This particular piece is from an intriguing family of weapons, most commonly found in Cambodia but also in Thailand and parts of Laos and Vietnam, often known to collectors as a ‘mak’ but locally known as a ‘kokok’ or 'phkeak’. The exact source of the term ‘mak’ is currently not known to me but for some reason has become the term of choice among western collectors. Similar to a phenomenon seen with other ethnographic weapons where a label that may belong to only one language or people group is applied as a blanket term over time.
In any case, I will stick to the term ‘phkeak’ for the sake of this brief article. These weapons resemble a cross between an ax and a polearm with a wide variety of sizes and handle lengths. Many are very simple in form, with the most basic being a straight handle of wood, with a near 90 degree curve at the end (much like a walking stick) and a blade of iron or steel mounted on the top of the curve. These are still a tool in use for the remote hilltribes or montagnards of Cambodia, Laos and parts of Vietnam. This most basic form was noted by Boisselier (La statuaire khmere et son evolution, 1955), with the distinctive 90 degree curve, to be found mainly around the Tonle Sap, although pictorial evidence such as the image below seems to suggest the range certainly was wider in later times. The wooden shafts are commonly made from the mempat tree, but other woods can be used.
The type is obviously quite ancient with the exact same form depicted on base reliefs of Angkor period temples. Interestingly this basic form is seen both as an infantry and cavalry weapon.
These images give us a clear idea that far from this being simply a useful tool that could be repurposed in war, from the time of Angkor Wat in the 12th century it was also a dedicated weapon of war, as cavalry would have been from the upper class of society and unlikely to carry weapons that were not dedicated to the pursuit of war. In fact on a relief in the south gallery of Angkor king Suryavarman II, the builder and patron of Angkor, can be seen carrying a pakak as part of a triumphant procession with his soldiers.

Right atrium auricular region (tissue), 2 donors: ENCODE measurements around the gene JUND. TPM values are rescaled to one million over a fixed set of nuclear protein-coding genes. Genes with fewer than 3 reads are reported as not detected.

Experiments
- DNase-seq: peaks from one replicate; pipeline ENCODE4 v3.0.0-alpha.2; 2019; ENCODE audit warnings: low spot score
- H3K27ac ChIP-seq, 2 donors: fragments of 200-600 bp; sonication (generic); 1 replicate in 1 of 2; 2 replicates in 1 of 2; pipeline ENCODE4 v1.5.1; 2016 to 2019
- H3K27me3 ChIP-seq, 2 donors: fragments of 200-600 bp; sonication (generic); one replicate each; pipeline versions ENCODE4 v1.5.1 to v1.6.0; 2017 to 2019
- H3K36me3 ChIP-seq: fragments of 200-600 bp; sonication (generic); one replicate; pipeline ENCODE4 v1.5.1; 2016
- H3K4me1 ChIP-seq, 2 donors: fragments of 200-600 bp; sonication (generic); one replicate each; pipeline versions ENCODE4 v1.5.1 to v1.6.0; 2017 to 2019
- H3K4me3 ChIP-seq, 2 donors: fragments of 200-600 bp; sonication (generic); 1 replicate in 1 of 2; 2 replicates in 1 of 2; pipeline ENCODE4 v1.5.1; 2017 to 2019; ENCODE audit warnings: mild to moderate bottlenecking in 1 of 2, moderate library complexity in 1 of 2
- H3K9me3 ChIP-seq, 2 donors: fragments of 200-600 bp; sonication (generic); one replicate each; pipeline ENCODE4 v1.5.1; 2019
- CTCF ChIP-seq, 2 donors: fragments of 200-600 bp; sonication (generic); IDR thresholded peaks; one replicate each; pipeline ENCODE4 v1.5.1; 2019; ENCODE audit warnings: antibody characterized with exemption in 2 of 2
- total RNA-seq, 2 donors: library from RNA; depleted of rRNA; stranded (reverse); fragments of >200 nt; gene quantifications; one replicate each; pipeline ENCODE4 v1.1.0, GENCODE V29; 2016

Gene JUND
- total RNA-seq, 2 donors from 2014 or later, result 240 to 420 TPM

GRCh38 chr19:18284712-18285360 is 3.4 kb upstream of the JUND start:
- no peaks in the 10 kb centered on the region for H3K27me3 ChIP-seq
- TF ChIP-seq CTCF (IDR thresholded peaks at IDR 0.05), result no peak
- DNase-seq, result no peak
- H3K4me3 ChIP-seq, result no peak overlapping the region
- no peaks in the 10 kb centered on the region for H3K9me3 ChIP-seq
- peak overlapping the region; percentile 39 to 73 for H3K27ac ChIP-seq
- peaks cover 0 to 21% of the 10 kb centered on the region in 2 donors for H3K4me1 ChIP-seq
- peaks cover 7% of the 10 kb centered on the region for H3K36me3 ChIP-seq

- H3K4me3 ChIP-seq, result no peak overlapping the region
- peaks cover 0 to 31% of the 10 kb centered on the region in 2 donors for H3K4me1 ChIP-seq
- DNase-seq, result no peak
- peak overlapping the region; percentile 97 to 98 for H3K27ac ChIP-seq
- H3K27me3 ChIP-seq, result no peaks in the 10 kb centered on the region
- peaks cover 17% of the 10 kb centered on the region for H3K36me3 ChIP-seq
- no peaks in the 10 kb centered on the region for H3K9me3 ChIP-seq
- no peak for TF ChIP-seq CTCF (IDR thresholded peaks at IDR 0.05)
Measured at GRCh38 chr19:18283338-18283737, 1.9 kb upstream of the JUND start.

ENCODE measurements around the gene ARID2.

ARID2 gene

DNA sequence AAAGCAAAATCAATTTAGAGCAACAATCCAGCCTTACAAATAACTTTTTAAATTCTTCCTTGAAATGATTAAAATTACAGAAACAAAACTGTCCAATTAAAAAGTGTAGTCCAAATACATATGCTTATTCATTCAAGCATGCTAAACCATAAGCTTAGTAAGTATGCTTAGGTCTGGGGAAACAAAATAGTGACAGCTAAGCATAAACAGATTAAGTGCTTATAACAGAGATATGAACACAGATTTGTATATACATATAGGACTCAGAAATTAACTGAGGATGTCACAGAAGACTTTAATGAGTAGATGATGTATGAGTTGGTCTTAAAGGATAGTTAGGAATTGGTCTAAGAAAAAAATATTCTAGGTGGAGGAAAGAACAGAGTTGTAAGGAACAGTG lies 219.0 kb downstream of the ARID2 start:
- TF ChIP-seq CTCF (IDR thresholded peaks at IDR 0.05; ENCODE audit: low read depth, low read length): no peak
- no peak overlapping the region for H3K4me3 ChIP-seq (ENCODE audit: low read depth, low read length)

The weapon appears to have evolved over time, always retaining a degree of its unusual geometry but becoming both a longer polearm, including for use from elephant back, as well as a shorter hand axe for lack of a better term. A typical relatively modern example can be seen in the image below formerly from my own collection, this basic shape with a variety of handle lengths seems to have been a staple form, likely from at least the 16th or 17th centuries onwards.
Which brings us to the piece I really want to showcase for this article, the best made and perhaps most unusual example of the type I have encountered. This is a shorter example but highly unusual for several reasons.
Firstly the blade is beautifully decorated with incised floral patterning and intricate forging and filing work on the spine, this takes the form of a series of 'knobs' which are in excess of the typical single 'finial' seen on the top of most pakak, but rather has this motif extended along the entire spine. This type of phkeak is known as a 'phkeak krieng'.
The handle is made from a core of what seems to be bone, likely water buffalo but possibly elephant, banded with samrit fittings and finished with a large samrit pommel cap. These are not materials for a weapon for a member of the lower classes and while we will never be sure of the exact age and holder of this item, I feel confident saying that it is definitely the oldest example I have seen and also likely to have been owned by someone who served a person of status. While only pure speculation, a member of the royal elephant troops would have a degree of plausibility. This is a formidable weapon, being as heavy as most full sized swords while significantly shorter, due to the very thick blade.
The care and attention to detail given to the blade and its decoration is in fact in excess of most of the high end dha/daab I have owned or handled.
While the use of samrit is not unknown for these weapons, I have not seen another with a similar pommel cap in place.
It is intriguing to see archaic features such as the 90 degree curve preserved within the geometry of this blade, something not necessary in this case as no curved wooden pole is used, retained within the skillful forging of the weapon, showing a clear lineage with the very weapons we see preserved on the walls of the ancient Khmer temples. It has been an absolute pleasure to acquire this piece and there is much research left to carry out on this example with many questions still to answer in terms of the exact evolution of the weapon and its form and I look forward to publishing further articles on this most unusual of weapons in due course.